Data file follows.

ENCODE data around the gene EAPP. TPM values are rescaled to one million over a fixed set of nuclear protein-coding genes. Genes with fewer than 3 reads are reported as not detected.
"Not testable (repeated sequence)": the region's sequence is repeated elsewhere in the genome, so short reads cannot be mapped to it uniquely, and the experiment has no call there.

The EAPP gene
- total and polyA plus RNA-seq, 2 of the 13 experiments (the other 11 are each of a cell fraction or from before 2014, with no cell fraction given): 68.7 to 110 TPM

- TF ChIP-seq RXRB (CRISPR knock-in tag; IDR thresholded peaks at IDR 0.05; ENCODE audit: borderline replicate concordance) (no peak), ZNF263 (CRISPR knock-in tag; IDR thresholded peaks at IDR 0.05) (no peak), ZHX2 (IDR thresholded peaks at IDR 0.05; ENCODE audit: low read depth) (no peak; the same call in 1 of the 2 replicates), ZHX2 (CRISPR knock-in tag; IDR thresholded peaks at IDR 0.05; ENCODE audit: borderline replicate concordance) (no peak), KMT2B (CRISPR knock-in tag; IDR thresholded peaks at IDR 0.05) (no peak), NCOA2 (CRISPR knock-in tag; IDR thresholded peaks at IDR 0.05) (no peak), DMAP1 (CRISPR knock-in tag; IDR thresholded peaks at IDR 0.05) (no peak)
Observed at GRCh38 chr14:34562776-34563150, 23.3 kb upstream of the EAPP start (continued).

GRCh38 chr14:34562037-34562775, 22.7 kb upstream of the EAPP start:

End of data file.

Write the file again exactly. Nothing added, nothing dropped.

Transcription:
ENCODE data around the gene EAPP. TPM values are rescaled to one million over a fixed set of nuclear protein-coding genes. Genes with fewer than 3 reads are reported as not detected.
"Not testable (repeated sequence)": the region's sequence is repeated elsewhere in the genome, so short reads cannot be mapped to it uniquely, and the experiment has no call there.

The EAPP gene
- total and polyA plus RNA-seq, 2 of the 13 experiments (the other 11 are each of a cell fraction or from before 2014, with no cell fraction given): 68.7 to 110 TPM

- TF ChIP-seq RXRB (CRISPR knock-in tag; IDR thresholded peaks at IDR 0.05; ENCODE audit: borderline replicate concordance) (no peak), ZNF263 (CRISPR knock-in tag; IDR thresholded peaks at IDR 0.05) (no peak), ZHX2 (IDR thresholded peaks at IDR 0.05; ENCODE audit: low read depth) (no peak; the same call in 1 of the 2 replicates), ZHX2 (CRISPR knock-in tag; IDR thresholded peaks at IDR 0.05; ENCODE audit: borderline replicate concordance) (no peak), KMT2B (CRISPR knock-in tag; IDR thresholded peaks at IDR 0.05) (no peak), NCOA2 (CRISPR knock-in tag; IDR thresholded peaks at IDR 0.05) (no peak), DMAP1 (CRISPR knock-in tag; IDR thresholded peaks at IDR 0.05) (no peak)
Observed at GRCh38 chr14:34562776-34563150, 23.3 kb upstream of the EAPP start (continued).

GRCh38 chr14:34562037-34562775, 22.7 kb upstream of the EAPP start: